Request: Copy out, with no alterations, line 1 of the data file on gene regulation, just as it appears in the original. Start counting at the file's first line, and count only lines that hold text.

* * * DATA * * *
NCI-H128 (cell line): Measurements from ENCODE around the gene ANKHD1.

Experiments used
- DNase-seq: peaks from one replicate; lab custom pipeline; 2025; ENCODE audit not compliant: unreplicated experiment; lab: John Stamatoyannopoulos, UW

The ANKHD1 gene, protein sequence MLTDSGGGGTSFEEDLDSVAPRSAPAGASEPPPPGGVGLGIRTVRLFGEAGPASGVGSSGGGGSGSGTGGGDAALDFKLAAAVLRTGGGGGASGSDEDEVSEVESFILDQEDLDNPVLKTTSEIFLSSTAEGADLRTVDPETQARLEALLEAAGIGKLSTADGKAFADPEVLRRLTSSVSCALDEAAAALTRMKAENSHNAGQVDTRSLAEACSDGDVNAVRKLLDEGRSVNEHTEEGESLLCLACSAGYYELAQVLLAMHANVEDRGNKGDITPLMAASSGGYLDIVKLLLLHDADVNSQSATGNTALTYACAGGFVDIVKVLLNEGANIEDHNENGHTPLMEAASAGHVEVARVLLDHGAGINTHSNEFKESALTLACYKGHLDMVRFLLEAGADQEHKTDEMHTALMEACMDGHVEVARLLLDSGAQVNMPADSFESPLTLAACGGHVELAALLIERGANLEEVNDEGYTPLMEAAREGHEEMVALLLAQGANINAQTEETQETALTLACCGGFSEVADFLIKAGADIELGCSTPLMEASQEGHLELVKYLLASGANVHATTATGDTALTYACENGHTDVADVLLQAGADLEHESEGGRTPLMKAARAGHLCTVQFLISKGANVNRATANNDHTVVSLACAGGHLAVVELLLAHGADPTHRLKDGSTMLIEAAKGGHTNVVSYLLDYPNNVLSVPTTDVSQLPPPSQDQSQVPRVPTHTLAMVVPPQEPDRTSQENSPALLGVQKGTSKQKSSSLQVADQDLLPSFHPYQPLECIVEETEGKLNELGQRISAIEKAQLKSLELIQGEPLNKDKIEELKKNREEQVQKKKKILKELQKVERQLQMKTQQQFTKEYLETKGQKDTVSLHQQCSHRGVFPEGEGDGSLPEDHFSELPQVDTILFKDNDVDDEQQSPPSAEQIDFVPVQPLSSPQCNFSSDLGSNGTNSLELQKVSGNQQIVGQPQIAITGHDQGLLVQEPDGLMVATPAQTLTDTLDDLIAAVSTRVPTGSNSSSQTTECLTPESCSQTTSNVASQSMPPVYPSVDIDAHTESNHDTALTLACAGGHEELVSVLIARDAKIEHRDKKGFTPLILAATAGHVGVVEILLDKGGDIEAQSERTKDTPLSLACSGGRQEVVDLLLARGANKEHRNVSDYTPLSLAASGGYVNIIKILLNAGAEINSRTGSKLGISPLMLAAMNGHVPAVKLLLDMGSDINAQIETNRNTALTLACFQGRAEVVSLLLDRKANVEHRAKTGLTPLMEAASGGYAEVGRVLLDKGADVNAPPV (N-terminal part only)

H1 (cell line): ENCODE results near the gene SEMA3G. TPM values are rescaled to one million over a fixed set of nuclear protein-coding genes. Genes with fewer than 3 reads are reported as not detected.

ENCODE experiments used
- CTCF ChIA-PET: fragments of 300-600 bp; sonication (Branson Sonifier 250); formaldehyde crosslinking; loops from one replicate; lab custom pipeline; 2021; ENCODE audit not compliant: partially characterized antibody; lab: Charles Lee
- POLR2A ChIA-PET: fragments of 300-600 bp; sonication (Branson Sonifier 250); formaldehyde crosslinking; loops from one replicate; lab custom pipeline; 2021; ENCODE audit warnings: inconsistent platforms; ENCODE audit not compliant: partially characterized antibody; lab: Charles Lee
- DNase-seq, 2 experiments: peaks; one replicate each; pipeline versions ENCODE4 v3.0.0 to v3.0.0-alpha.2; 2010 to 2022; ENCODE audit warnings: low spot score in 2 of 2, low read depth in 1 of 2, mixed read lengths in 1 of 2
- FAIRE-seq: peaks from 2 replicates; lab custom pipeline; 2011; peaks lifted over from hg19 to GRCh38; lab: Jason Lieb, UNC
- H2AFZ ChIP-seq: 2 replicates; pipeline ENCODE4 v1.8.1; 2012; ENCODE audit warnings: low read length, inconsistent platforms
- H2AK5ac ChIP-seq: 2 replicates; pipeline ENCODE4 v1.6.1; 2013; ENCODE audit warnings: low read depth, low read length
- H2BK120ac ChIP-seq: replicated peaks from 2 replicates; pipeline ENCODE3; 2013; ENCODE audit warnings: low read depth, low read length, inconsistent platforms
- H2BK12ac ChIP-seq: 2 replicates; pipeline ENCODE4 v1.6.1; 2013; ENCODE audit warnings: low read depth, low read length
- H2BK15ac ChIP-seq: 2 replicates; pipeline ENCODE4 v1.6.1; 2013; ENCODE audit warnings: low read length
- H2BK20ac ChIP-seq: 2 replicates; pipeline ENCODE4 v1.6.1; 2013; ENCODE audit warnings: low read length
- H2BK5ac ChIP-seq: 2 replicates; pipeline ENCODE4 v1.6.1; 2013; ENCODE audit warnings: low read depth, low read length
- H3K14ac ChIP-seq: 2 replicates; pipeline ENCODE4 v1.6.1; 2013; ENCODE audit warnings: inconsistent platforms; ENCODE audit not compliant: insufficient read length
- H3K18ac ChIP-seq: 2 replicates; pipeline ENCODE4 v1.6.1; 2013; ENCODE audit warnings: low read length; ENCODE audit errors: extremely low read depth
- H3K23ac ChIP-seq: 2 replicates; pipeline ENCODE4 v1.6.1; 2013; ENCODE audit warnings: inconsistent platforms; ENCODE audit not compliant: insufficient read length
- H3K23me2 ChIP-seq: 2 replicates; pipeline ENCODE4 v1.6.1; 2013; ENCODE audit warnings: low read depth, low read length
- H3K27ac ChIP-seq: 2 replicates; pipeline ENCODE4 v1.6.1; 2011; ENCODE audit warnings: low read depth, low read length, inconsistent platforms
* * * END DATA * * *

NCI-H128 (cell line): Measurements from ENCODE around the gene ANKHD1.